Stroke Survivor to Throw Out Ceremonial First Pitch at Cubs Game Tuesday, May 30


 

Stroke Survivor to Throw Out Ceremonial First Pitch at Cubs Game Tuesday, May 30

Advocate Health Care and the Chicago Cubs will honor Ashley Lunardini, who survived a life-threatening stroke at the young age of 39 last summer


Chicago – May is stroke awareness month, and Advocate Health Care and the Chicago Cubs will honor a special stroke survivor on Tuesday, May 30 when the Cubs take on the Tampa Bay Rays at 7:05 p.m. Ashley Lunardini, a Chicago native, will throw out the ceremonial first pitch, receive a customized jersey, watch batting practice and meet players before the game. And she hopes sharing her story will inspire others with similar symptoms to get checked.

Members of the media are welcome to shoot video and interview Ashley, her family and her doctor, Dr. Demetrius Lopes, on the warning track near the Cubs dugout between 6-6:45 p.m. prior to her throwing out the ceremonial first pitch. Please contact Adam Widman at Adam.Widman@aah.org or call 614-572-6903 for more information and to RSVP. A daily or seasonal credential will be required to attend. Media may also request an interview before or after the game in person or virtually.

Ashley’s story started in August of last year, when she began experiencing what she believed at the time to be symptoms of a seizure. Sharp neck pains, dull headaches among them. Then days later, on August 26, 2022, the symptoms became more severe as she first began experiencing blurriness in her left eye after coming home from the grocery store. She then recalls sitting down to dinner later that evening and telling her husband, “Something isn’t right”, as her symptoms increased. Minutes later, Ashley nearly lost all capacity to speak or move and could barely lift a glass of water. She described the feeling in her body as “electrical”. She then proceeded to pass out and her husband called 911 where she was admitted to the ER at Advocate Illinois Masonic Medical Center in Chicago.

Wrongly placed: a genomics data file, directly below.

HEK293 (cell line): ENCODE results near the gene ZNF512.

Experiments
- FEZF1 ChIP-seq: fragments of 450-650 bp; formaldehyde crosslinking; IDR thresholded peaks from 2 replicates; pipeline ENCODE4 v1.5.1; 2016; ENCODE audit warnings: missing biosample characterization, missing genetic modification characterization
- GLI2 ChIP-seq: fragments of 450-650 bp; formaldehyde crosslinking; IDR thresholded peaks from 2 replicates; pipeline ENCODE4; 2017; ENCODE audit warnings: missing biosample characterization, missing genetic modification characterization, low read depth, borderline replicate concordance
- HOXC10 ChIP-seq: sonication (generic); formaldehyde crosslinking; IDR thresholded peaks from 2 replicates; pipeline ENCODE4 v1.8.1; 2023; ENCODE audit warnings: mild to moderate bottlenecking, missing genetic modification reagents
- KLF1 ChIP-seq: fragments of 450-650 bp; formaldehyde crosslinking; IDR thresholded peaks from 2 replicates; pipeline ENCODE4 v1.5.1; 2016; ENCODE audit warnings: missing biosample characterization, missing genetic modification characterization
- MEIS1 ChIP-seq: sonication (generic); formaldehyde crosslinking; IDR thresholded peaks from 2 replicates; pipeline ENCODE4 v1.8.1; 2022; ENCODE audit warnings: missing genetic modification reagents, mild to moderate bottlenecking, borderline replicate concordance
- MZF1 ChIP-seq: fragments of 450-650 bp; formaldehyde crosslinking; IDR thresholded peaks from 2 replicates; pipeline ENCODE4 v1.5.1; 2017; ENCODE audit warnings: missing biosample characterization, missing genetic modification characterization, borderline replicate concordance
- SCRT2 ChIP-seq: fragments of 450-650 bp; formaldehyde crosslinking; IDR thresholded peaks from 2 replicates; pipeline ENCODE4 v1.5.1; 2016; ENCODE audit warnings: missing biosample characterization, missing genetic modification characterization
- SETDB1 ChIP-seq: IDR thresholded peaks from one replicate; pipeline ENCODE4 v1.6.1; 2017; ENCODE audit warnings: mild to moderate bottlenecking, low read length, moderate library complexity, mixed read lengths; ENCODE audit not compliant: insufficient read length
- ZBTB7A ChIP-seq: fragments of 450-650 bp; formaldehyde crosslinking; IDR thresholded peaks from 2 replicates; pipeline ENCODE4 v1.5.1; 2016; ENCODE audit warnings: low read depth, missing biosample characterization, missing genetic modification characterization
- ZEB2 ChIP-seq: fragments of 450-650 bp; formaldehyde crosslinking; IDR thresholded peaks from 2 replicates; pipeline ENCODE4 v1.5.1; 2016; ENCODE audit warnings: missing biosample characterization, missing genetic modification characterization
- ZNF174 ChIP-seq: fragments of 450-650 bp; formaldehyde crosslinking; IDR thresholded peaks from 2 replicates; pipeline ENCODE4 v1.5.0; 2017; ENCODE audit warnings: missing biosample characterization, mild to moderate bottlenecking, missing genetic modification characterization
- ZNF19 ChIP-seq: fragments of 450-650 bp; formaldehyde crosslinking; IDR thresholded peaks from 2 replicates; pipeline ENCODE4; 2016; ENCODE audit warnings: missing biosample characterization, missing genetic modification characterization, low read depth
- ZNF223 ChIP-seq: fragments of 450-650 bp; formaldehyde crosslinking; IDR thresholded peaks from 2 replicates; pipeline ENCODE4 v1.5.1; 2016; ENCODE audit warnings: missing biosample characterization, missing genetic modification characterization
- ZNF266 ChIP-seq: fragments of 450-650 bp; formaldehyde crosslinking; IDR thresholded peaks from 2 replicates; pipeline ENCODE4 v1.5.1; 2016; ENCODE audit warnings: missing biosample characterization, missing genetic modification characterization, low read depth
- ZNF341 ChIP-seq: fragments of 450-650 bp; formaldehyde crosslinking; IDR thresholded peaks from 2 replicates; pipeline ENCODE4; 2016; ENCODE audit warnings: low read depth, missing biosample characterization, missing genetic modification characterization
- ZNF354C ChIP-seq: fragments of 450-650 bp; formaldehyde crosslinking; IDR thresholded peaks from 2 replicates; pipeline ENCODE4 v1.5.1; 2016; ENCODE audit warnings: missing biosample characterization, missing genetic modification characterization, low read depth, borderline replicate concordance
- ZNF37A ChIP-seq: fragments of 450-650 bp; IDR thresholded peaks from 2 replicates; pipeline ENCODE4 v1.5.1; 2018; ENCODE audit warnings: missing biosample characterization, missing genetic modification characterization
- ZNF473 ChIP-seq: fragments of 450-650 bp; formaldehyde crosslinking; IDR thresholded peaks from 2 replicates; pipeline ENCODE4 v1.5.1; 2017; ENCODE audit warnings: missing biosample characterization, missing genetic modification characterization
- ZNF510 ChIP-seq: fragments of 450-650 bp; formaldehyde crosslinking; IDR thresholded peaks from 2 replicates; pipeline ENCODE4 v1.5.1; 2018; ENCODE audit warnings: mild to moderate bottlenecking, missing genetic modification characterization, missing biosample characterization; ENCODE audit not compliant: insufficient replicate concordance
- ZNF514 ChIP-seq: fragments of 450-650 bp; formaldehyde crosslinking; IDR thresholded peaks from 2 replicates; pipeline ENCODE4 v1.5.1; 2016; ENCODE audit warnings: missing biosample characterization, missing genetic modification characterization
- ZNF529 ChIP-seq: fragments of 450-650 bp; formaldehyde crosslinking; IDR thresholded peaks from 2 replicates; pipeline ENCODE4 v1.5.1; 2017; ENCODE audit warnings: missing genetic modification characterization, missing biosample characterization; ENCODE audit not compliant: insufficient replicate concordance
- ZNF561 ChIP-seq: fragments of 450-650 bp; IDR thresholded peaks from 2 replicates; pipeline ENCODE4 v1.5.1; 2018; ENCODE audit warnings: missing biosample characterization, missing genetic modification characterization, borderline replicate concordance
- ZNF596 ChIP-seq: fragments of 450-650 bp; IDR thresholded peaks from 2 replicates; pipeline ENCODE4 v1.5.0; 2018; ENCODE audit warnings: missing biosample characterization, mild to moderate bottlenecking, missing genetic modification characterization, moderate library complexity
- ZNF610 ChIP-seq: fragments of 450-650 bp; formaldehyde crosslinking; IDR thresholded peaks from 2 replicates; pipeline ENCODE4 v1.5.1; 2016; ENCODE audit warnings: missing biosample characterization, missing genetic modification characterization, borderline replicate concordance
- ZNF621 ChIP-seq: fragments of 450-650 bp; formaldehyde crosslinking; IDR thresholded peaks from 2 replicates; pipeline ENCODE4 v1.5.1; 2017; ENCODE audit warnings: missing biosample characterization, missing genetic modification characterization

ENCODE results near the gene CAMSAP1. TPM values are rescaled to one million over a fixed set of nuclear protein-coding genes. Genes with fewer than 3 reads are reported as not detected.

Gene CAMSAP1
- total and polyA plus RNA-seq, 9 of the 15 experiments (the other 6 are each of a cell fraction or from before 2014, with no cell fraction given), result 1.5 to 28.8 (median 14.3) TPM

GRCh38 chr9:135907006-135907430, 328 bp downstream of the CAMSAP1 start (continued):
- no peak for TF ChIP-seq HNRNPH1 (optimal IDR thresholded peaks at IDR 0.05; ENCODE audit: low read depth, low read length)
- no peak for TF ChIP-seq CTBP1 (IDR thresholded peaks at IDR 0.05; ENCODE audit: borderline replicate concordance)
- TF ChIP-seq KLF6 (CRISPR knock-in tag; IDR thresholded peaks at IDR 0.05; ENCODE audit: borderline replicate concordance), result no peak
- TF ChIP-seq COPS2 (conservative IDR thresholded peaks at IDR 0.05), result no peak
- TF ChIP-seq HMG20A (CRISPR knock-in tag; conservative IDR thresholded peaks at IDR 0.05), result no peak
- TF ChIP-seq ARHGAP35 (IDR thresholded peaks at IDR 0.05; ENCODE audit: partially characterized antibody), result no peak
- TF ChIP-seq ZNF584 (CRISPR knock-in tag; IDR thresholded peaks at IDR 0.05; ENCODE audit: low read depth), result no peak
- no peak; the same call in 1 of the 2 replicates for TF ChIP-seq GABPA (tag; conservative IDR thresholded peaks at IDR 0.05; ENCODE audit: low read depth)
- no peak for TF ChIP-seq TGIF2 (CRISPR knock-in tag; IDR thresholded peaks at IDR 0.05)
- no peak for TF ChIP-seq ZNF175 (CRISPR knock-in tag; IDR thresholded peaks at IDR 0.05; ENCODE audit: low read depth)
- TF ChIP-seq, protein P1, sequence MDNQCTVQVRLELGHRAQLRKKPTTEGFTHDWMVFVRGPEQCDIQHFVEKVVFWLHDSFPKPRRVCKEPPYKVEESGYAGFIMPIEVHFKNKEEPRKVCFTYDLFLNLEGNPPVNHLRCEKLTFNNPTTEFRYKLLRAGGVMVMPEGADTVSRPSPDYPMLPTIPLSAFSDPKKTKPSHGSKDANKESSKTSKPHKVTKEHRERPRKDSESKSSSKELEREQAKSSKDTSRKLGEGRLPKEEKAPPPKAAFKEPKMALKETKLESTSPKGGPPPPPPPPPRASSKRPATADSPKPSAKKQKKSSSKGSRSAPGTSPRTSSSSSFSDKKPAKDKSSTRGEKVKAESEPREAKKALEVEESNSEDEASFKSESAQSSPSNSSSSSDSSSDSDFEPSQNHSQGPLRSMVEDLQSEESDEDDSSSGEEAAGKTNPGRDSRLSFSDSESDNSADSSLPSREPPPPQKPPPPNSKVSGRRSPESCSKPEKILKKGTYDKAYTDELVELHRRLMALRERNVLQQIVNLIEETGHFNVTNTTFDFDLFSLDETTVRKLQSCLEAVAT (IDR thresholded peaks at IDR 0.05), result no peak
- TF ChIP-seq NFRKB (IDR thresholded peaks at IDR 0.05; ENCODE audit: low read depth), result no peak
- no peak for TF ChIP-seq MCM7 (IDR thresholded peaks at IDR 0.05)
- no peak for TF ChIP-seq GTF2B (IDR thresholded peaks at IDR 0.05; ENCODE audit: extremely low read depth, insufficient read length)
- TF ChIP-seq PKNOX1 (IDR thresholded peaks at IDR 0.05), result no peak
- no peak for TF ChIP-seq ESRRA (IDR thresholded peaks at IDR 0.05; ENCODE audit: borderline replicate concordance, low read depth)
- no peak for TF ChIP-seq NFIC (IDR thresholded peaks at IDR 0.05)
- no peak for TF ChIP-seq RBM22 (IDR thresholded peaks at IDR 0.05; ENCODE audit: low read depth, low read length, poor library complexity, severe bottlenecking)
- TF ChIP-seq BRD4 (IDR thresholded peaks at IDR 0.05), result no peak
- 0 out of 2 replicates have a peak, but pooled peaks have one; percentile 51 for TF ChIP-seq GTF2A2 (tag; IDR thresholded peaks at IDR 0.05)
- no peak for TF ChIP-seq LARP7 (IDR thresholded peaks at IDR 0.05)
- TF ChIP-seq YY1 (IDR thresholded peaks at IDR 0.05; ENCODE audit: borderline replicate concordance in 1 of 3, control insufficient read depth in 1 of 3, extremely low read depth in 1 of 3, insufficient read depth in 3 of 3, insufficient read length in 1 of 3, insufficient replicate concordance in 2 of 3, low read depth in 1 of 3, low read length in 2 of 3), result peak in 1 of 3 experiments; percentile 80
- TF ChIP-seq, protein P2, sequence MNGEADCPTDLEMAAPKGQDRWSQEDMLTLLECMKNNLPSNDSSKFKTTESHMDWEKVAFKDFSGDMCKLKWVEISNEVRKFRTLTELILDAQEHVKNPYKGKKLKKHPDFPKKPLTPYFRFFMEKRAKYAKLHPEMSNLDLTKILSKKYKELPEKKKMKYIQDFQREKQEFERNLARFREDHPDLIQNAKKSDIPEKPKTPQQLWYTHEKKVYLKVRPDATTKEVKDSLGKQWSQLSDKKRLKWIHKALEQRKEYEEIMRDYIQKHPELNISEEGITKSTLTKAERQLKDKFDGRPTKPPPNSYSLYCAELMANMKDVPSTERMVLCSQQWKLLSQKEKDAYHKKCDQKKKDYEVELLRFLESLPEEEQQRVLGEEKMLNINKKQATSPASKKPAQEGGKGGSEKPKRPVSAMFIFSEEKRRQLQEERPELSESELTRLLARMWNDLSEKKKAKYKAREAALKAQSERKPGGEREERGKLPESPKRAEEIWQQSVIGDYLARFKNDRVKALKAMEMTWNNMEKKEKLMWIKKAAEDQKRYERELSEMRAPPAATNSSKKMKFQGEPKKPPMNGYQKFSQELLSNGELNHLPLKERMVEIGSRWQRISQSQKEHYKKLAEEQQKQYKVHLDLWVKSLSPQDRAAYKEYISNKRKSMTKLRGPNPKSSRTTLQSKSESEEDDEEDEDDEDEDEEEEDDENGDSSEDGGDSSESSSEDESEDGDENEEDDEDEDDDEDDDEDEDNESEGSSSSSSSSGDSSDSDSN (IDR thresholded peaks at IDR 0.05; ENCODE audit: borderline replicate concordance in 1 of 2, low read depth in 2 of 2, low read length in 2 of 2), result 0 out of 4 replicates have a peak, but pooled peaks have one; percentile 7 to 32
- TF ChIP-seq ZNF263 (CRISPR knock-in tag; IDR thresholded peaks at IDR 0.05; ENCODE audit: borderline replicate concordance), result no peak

However, through it all, her brain was conscious the entire time. She had the capacity to hear, but could not move or speak.

What Ashley and her husband first thought were signs of a seizure turned out to me much more severe. Shortly upon admittance, doctors told her she was suffering a massive stroke. Basilar artery occlusion to be exact. Doctors found several dissections in the arteries of her neck, which caused the clot that caused the stroke – six strokes in her brain to be exact. She spent 8 days in the ICU before being discharged.

Ashley was just 39 at the time. Active and healthy with no family history of strokes. She did not smoke, have high blood pressure or diabetes and had no known blood disorders. She did Pilates three days a week, walked daily, cooked healthy meals at home five times a week with plenty of fruits and vegetables. All atypical traits for someone experiencing a life-threatening stroke.

Once discharged at home, everyday tasks became milestones in her recovery. Brushing her teeth. Showering. Drying her hair. Taking a walk. Making a meal. She felt constant pressure in her brain and struggled to visibly focus when outside. Today, 9 months later, Ashley achieves a new milestone every day and is on her way to making a full recovery thanks to the care team at Advocate Illinois Masonic.

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